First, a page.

Case study: Perforated tooth

...The patient suffers bleeding during root canal treatment and a small perforation is found...

DAY ONE

Mr G makes an emergency appointment at his dental surgery complaining of severe pain on chewing at LR4. His regular dentist is on holiday so the patient is examined by Dr B. The tooth is tender to percussion with no response to cold, and the adjacent buccal mucosa is painful on palpation. A periapical radiograph reveals clear radiolucency surrounding the root apex and this along with the clinical signs suggest a diagnosis of necrotic pulp with symptomatic periodontitis. Treatment options are discussed, including extraction or root canal treatment (RCT). Mr G opts for private RCT.

DAY TWO

The patient returns the next day for a pulp extirpation under local anaesthesia. Dr B removes the existing restoration and during the subsequent procedure notes excessive bleeding but attributes this to hyperaemic pulp tissue. A temporary dressing is applied and the patient is advised to attend his regular dentist for the remaining treatment.

DAY 17

Mr G attends Dr T, who has returned from holiday. He examines the tooth and notes a small perforation at the gingival margin. Subsequent attempts to complete the RCT reveals bleeding at the base of the access cavity with a communication to the periodontal ligament and surrounding bone. The patient is informed and a referral is made to a specialist endodontist. On the basis of MDDUS advice, the practice provides a written apology to Mr G with an offer to meet all reasonable costs associated with the repair and restoration of LR4.

ONE MONTH LATER

Mr G attends a specialist endodontist who undertakes a periapical radiograph revealing a significant perforation in the mesial aspect of LR4. Remedial treatment is undertaken but he notes the need for further complex care to ensure the long-term viability of the tooth.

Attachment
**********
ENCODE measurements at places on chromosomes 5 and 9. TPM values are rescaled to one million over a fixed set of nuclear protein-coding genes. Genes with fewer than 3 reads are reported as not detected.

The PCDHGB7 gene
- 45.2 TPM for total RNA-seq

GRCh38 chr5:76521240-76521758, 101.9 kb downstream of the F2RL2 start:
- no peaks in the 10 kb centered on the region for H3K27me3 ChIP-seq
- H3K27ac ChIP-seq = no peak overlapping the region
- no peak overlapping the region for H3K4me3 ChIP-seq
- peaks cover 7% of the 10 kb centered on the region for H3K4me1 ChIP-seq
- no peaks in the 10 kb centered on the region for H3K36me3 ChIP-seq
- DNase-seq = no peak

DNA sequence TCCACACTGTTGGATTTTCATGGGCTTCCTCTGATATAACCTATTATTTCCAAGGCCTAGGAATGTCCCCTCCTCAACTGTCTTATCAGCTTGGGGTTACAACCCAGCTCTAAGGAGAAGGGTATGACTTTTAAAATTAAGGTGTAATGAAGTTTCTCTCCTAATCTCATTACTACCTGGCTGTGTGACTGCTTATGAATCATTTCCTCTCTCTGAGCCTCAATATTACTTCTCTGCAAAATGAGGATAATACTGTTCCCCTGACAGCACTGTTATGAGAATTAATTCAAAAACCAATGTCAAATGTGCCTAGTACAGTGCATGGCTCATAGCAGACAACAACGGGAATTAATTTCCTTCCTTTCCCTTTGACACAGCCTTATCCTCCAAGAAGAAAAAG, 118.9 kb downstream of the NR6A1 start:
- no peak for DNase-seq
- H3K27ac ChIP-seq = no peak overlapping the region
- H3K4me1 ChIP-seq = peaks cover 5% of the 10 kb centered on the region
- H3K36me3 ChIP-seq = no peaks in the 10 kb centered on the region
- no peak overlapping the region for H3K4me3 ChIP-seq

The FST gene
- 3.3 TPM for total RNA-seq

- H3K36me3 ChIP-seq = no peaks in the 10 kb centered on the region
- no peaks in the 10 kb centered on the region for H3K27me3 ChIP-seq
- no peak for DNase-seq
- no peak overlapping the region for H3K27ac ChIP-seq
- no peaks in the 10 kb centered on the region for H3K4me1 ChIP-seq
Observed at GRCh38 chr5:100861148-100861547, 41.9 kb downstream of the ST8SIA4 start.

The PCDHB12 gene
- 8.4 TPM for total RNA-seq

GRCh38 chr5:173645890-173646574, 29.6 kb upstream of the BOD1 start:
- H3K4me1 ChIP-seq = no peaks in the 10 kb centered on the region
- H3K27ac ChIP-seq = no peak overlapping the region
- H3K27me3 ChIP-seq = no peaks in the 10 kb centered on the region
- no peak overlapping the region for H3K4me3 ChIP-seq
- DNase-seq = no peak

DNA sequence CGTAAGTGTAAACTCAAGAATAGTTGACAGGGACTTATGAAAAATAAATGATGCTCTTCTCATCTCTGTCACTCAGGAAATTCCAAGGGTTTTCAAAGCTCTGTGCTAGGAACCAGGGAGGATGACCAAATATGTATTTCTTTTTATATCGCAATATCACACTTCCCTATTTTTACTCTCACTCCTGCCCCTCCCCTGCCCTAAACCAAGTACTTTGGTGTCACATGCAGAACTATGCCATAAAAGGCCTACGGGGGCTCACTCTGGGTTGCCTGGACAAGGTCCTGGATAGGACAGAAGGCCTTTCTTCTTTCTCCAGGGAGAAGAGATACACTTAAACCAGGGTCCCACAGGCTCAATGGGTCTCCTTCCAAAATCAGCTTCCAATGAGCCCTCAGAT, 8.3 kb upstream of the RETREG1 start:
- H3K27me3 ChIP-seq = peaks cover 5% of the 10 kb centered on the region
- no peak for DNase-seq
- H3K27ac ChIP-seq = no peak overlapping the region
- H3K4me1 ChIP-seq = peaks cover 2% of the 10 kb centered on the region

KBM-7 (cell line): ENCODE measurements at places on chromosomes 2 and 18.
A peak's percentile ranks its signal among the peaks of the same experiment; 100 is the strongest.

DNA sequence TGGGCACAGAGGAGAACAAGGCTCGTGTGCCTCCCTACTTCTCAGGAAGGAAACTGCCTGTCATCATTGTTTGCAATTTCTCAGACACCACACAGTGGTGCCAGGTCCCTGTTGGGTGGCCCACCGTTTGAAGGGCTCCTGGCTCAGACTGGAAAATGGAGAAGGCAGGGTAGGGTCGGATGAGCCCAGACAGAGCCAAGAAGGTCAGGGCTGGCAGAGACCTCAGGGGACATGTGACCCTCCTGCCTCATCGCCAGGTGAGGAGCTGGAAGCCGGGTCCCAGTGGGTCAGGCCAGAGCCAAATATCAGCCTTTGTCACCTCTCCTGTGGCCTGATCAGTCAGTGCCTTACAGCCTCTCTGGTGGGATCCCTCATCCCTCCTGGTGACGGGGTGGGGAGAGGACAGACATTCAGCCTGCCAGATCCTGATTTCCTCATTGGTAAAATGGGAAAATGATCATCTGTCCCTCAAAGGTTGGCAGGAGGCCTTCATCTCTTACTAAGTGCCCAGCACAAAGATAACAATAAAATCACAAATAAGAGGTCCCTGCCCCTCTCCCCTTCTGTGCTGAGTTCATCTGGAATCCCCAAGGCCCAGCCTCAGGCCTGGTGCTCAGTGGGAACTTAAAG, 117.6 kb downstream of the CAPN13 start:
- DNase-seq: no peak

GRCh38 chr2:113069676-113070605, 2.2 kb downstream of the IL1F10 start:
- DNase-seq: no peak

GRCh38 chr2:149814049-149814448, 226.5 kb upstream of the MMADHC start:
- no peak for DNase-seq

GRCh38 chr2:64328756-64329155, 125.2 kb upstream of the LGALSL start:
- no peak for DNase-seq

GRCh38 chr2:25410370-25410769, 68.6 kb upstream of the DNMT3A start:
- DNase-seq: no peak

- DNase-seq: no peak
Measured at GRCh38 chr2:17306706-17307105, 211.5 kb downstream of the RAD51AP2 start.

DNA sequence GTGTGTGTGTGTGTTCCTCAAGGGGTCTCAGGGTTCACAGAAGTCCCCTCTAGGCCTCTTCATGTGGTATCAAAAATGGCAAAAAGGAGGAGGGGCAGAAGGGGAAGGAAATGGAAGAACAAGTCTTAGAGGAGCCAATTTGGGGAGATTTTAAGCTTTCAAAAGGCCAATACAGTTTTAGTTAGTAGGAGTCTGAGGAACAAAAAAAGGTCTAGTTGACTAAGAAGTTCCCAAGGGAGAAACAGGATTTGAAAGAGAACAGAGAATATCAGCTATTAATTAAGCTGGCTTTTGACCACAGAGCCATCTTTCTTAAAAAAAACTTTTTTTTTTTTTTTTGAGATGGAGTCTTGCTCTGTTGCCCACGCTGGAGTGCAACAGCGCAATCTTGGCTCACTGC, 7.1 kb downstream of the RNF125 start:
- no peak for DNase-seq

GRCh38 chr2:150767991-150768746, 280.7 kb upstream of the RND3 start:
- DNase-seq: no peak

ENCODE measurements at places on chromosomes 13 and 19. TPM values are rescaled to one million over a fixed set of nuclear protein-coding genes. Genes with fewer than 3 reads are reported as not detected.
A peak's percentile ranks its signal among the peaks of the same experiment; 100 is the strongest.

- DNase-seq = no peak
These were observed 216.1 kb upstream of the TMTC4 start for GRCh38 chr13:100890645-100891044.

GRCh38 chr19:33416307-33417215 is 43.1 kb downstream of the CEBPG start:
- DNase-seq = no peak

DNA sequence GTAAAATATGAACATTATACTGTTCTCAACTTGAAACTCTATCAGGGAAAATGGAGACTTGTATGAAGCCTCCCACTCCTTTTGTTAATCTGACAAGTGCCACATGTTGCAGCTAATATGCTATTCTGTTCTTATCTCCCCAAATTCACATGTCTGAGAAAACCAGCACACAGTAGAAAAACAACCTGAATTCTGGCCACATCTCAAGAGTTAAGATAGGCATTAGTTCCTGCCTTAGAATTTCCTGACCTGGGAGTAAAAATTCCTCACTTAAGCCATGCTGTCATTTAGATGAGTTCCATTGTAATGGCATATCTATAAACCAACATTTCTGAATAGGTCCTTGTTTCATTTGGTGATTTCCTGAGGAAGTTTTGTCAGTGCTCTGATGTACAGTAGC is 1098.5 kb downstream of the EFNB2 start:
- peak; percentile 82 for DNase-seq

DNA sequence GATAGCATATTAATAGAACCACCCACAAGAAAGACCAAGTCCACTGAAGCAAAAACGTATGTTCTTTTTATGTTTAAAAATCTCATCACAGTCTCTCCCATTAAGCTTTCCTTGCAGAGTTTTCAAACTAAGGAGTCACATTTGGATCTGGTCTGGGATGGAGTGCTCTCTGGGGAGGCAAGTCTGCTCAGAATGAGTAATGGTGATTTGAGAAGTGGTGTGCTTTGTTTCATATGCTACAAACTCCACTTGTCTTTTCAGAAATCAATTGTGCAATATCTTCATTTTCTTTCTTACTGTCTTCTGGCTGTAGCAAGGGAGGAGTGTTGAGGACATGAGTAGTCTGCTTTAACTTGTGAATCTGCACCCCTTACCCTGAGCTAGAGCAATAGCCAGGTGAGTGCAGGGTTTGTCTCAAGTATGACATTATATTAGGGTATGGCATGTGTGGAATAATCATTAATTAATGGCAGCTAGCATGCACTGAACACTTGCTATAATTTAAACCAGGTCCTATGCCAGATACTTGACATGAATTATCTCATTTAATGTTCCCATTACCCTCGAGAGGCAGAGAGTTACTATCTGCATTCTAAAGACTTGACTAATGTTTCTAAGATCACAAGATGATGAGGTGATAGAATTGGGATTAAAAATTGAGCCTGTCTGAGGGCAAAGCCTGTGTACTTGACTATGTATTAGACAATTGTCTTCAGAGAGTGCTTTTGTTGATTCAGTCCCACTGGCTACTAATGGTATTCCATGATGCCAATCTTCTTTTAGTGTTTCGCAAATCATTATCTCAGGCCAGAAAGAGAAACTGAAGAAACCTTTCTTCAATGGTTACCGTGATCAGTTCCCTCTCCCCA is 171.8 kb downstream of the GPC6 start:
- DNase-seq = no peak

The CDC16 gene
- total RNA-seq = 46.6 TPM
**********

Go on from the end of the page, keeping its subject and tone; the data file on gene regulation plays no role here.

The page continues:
MR G is unhappy and raises a complaint with the GDC over the “poor” standard of treatment provided by Dr B. He also claims to have not been made aware of the relevant risks and potential complications prior to RCT; nor did the dentist inform him of the significant bleeding during the procedure.

The GDC sends a letter to Dr B informing her of the complaint and requesting employment details, proof of indemnity and copies of the patient records. She is further informed that an assessment will be undertaken by a clinical adviser to determine whether any action is required in regard to her fitness to practise.

 

Dr B contacts MDDUS and an adviser writes to her offering reassurance and a reminder to notify her local health board of the matter. The dentist is also encouraged in the meantime to consider undertaking CPD relevant to the case in the event that the GDC should decide to instigate an investigation. Five weeks later Dr B is informed by the GDC that the information relating to the complaint does not amount to an allegation of impaired fitness to practise – but that some aspects the care provided did fall below a “level reasonably expected” in some aspects.

In a report on the case, the GDC clinical adviser states that, given Mr G’s claim to have not been told of the treatment risks, it is possible that he did not have sufficient information to make an informed decision. The adviser is also critical of Dr B’s failure to use dental dam isolation and of the standard of the access canal at LR4 – but there is no criticism in regard to the easily missed diagnosis of tooth perforation, even with excessive bleeding.

The GDC later writes to the practice principal and the health board informing them that no further action will be taken in the matter.

KEY POINTS

  • Check that patients understand material risks in procedures to ensure informed consent.
  • Record risks discussed and ensure these are noted in a signed treatment plan.
  • Use dental dam when clinically indicated.

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